Publicado por: Ricardo Shimosakai | 18/06/2013

Jetstar refuses flight to disabled woman, saying she couldn’t understand instructions

Ashley Papworth has cerebral palsy and was taken off a Jetstar flight to Sydney.Ashley Papworth has cerebral palsy and was taken off a Jetstar flight to Sydney.

BUDGET airline Jetstar pulled a woman with cerebral palsy from a flight because it believed she could not understand instructions.

Ashley Papworth, 21, was travelling from Brisbane to Newcastle to visit her family, but was barred from the flight because cabin crew thought she was unable to understand what they were saying.

Ms Papworth uses a wheelchair and hearing aid, but has travelled extensively without discrimination. Her grandfather, Michael Folbigg, said he was horrified by her treatment by the airline.

“There were family members available to help Ashley on to the flight and also to help with her on arrival at Newcastle,” Mr Folbigg said. “(The airline) cited difficulties in communication as their reason for their refusal. Ashley is (diagnosed with) cerebral palsy, not an imbecile.”

Disability Discrimination Commissioner Graeme Innes was saddened, but not surprised, by Ashley’s treatment.

Mr Innes said people with disabilities were regularly discriminated against by airlines, but he said the problem was particularly bad with low-cost and budget carriers.

“Airlines are continuing with a policy that treats people with disability like second-class citizens,” he said.

Disability service provider Northcott was contacted by Ms Papworth’s family about the incident. Northcott CEO Kerry Stubbs said airlines had a responsibility to train staff better to stop discrimination.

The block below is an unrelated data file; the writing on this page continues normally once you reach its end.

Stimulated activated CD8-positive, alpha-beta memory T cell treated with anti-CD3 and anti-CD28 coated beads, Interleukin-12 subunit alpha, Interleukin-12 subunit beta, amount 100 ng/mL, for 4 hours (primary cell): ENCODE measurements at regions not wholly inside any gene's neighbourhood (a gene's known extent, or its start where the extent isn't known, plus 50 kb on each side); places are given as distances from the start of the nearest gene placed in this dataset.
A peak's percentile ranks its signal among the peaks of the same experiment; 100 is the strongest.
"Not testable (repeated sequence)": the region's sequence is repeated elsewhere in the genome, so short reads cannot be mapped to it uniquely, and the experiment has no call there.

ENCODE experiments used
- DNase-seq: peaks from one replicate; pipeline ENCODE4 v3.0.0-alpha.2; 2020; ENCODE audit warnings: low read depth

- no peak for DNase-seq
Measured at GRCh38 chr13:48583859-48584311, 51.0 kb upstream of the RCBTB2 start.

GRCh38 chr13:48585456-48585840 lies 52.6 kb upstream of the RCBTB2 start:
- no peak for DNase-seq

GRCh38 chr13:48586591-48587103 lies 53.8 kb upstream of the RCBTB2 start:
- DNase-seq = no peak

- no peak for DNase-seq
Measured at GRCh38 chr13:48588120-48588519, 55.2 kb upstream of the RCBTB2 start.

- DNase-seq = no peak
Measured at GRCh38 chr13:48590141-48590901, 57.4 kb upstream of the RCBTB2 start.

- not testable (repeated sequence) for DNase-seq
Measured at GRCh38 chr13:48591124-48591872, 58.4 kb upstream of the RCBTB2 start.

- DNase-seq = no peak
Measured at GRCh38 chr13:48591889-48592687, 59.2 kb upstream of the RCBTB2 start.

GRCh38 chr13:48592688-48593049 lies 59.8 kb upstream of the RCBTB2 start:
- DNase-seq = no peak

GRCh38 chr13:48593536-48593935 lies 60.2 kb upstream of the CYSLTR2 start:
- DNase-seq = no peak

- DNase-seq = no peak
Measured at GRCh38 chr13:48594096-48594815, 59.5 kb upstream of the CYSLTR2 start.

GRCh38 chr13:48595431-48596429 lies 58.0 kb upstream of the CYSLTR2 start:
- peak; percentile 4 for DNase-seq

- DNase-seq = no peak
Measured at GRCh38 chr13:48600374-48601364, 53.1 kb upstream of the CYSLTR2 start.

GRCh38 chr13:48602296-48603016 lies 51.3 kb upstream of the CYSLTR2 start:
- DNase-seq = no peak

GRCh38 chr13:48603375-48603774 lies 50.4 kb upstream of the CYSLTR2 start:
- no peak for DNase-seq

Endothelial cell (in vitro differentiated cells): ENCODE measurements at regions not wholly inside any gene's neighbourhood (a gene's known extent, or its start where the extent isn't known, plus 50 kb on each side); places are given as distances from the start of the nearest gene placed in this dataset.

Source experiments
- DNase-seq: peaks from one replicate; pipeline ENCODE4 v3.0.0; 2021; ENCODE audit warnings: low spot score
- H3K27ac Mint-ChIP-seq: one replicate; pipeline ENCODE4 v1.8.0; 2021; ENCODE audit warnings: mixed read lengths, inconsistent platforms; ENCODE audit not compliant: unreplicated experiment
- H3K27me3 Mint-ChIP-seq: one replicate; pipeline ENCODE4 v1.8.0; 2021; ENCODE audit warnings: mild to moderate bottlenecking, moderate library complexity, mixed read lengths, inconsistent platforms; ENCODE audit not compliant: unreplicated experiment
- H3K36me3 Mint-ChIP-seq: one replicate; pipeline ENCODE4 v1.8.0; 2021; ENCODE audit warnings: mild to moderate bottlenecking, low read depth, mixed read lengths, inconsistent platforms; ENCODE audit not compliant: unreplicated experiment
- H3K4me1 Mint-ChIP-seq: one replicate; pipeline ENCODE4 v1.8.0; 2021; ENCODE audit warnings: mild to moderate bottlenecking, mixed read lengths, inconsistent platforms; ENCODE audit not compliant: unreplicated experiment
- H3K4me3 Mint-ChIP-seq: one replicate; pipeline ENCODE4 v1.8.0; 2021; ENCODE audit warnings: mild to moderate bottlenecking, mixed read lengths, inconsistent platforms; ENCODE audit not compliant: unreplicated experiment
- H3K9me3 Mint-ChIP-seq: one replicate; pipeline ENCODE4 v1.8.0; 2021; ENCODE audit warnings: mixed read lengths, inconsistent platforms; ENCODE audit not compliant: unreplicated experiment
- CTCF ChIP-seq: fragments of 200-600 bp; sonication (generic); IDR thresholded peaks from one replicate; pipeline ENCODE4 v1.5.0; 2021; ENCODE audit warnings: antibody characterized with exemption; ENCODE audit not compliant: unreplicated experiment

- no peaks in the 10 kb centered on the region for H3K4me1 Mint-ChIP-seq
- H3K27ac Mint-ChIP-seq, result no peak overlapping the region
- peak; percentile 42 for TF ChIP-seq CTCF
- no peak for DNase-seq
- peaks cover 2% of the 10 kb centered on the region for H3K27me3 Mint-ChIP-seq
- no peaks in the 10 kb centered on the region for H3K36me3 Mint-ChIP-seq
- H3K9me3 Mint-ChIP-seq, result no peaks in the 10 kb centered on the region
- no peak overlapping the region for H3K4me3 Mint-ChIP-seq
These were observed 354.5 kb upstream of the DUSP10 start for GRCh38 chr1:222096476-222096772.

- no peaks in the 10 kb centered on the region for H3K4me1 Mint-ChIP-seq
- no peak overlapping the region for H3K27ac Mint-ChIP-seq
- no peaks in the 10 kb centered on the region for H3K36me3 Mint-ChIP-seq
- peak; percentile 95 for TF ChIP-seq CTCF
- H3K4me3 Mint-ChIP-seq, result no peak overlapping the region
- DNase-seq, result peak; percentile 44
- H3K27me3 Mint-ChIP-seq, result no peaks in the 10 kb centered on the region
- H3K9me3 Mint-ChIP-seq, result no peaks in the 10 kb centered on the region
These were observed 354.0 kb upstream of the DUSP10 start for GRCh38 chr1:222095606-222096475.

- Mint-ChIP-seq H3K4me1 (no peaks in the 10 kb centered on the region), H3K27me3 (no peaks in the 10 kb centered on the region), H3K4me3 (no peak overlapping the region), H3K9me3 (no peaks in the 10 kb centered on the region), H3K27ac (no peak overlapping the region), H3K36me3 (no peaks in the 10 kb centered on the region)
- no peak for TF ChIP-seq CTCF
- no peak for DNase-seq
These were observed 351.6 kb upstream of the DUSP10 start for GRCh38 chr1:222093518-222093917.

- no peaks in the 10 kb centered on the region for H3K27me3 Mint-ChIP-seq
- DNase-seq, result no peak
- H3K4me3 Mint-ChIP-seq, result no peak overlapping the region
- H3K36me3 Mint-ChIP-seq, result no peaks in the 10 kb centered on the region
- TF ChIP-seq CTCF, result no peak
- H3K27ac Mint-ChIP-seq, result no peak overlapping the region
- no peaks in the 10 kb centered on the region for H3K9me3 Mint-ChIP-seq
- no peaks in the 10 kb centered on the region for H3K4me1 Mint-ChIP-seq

“Get some training for your staff to help them see the person, not the disability,” she said. “Too often we hear of companies that see people with a disability as a problem, rather than as a customer.”

A Jetstar spokesman said Ms Papworth had travelled with family on previous occasions and the airline apologised for the inconvenience she suffered.

“One of our key independent traveller requirements is that a passenger must be able to communicate that they have understood our crew’s safety and emergency instructions,” the spokesman said.

“In this case, based on interactions with the passenger and her parents, our team was not satisfied that Ms Papworth could travel on this flight without an accompanying passenger.”

Disability Services Minister Andrew Constance warned businesses that they need to abide by laws.


Deixe um comentário

Faça o login usando um destes métodos para comentar:

Logotipo do

Você está comentando utilizando sua conta Sair /  Alterar )

Imagem do Twitter

Você está comentando utilizando sua conta Twitter. Sair /  Alterar )

Foto do Facebook

Você está comentando utilizando sua conta Facebook. Sair /  Alterar )

Conectando a %s


%d blogueiros gostam disto: